As we left town by the Abingdon Bridge, Jules pointed out the old gaol, now being converted into flats; and, on the other side of the road, the Broad Face Inn, apparently so called to describe the appearance of someone who's been hanged. "They once hung an eight year old boy there," said Julie. "It might be the record for youngest person hanged."
We were soon in Dorchester on Thames, a village which enjoyed the lack of through traffic that comes from being in a loop of the river. The abbey was huge, spacious and uncluttered. "I used to sing here," said Jules., "The acoustics are lovely."
She told us about this tomb. The young woman had killed herself, and unusually for that time was granted a Christian burial. Here's the inscription:
Reader!If thou hast a Heart fam’d for
Tenderness and Pity, Contemplate
In which are deposited the Remains
of a Young Lady, whose artless Beauty,
innocence of Mind, and gentle Manners,
once obtained her the Love and
Esteem of all who knew her, But when
Nerves were too delicately spun to
bear the rude Shakes and Jostlings
which we meet with in this transitory
World, Nature gave way.
She sunk and died a Martyr to Excessive Sensibility.
MRS SARAH FLETCHER,
Wife of Captain FLETCHER,
departed this Life at the Village
of Clifton, on the of June 1799,
in the 29 year of her Age.
May her Soul meet that Peace in
Heaven, which this Earth denied her.
I recalled this tomb being described by Robert Gibbings, the engraver, publisher and author, in his book 'Till I End My Song'. He lived just across the river by Wittenham at the time of writing. Here's what he says.
Sarah Fletcher committed suicide, and according to the custom of that period she should have been buried at a cross-roads with a stake through her heart; but instead her body was given a place of honour in the abbey church. Her husband had not only been faithless to her but had proposed matrimony to a wealthy heiress, living at a distance, and had been accepted. Only at the last moment did Sarah hear of this; only just in time to stop the marriage ceremony did she arrive at the church. Then she returned to the big seventeenth-century house at Clifton Hampden where she had spent her married life and with her handkerchief and a piece of 'small-cord' hanged herself from a curtain rod in her bathroom."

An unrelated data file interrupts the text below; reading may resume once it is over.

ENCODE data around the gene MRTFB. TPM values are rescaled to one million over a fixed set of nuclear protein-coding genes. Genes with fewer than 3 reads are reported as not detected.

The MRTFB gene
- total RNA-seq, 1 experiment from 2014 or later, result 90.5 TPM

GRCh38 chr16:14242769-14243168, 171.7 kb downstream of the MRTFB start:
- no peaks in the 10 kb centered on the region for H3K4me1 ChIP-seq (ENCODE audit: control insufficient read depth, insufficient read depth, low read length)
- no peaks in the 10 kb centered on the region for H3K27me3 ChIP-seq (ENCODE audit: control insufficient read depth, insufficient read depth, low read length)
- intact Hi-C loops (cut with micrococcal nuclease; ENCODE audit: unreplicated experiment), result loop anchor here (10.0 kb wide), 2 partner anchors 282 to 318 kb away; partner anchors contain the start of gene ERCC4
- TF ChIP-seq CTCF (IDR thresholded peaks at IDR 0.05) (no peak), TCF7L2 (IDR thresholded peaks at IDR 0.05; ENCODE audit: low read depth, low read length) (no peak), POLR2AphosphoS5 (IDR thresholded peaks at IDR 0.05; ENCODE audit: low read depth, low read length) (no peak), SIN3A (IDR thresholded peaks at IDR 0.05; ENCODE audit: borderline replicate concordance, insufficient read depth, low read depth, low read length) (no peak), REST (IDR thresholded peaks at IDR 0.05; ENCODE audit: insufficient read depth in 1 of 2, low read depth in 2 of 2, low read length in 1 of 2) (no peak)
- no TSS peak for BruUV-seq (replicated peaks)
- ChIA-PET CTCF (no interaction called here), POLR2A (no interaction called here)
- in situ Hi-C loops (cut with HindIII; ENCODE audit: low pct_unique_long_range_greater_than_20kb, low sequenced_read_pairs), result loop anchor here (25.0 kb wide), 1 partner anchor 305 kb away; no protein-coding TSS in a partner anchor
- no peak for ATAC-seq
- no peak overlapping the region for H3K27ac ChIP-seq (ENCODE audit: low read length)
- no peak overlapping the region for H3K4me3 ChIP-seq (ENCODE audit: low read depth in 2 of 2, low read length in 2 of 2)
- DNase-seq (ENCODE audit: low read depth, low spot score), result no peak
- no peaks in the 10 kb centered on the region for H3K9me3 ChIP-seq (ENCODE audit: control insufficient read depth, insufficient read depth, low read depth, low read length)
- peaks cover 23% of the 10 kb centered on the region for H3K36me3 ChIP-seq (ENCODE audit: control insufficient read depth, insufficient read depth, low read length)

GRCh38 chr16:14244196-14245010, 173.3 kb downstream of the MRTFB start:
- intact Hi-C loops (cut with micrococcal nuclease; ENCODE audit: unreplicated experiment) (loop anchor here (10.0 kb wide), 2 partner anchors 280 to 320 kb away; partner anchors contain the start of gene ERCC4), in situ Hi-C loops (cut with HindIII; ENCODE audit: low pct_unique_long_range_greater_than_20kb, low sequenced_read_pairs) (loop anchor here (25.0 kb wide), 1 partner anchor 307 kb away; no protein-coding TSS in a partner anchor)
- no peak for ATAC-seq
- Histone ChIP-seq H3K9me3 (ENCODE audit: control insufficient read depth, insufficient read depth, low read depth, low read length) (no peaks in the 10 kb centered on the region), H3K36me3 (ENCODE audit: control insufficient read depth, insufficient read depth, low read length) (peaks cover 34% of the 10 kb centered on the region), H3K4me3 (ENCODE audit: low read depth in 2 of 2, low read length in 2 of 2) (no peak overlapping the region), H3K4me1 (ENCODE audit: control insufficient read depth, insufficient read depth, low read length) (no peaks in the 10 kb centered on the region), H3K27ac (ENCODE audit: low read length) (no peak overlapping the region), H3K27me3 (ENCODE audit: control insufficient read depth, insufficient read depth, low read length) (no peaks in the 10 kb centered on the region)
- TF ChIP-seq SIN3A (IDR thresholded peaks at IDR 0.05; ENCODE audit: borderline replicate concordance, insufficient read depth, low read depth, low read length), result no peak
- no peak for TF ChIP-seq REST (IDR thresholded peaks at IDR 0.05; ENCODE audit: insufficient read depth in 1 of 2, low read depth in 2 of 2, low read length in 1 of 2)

The inscription on the abbey floor might reasonably have been the end of this unhappy episode, but that was not to be. As time went on the big house where Sarah had lived and died acquired the reputation of being haunted. Tenants stayed but a short time: the garden became a wilderness, the outbuildings fell to ruin. After some years, because of the low rental that was asked, the place became a school, and though the headmaster had heard rumours of eerie happenings he said nothing of them to his pupils. ‘There are always noises in old houses,’ was his answer to his own questionings. Then in the early hours of a morning the son of that headmaster, a seventeen-year-old boy who later became the Rev. Edward Crake, heard footsteps in the passage, his door was opened and he could hear the footsteps in his room; but though it was moonlight he could see nothing. The unseen walker went from the room and the door closed.
The boy said nothing to his parents of what had happened nor of similar occurrences during the night that followed; but on the third night he determined to leave his door open in order if possible to see the originator of the sounds. And, as he told the story in later years, ‘I had not long to wait; the footsteps of someone wearing high-heeled shoes came into my room; they approached the bed and then retreated. I sprang up and ran into the corridor, fully lighted by the moon, and there the figure of a young woman was made manifest to me. She was standing by one of the long windows and she was wearing a black silk cloak; her hair was bound with a purple-red ribbon. There was nothing dead about her; she seemed tremendously alive but her eyes were full of tears.
‘The next day,’ continued Mr Crake, ‘I mentioned what I had seen to one of the assistant masters and found that I had stumbled on what was common knowledge to the staff, though any hint of it had been withheld from the pupils. At a quarter to three every morning restless footsteps wander from the room in which Sarah Fletcher hanged herself.’
The speaker of these words died in 1915, but others of equal integrity, before and since his death, have told of the footsteps they have heard in that house in the early hours of the morning, and of the woman in a black cloak with tangled auburn hair who had looked out at them from noonday shadows or been seen in the half-shades of moontime.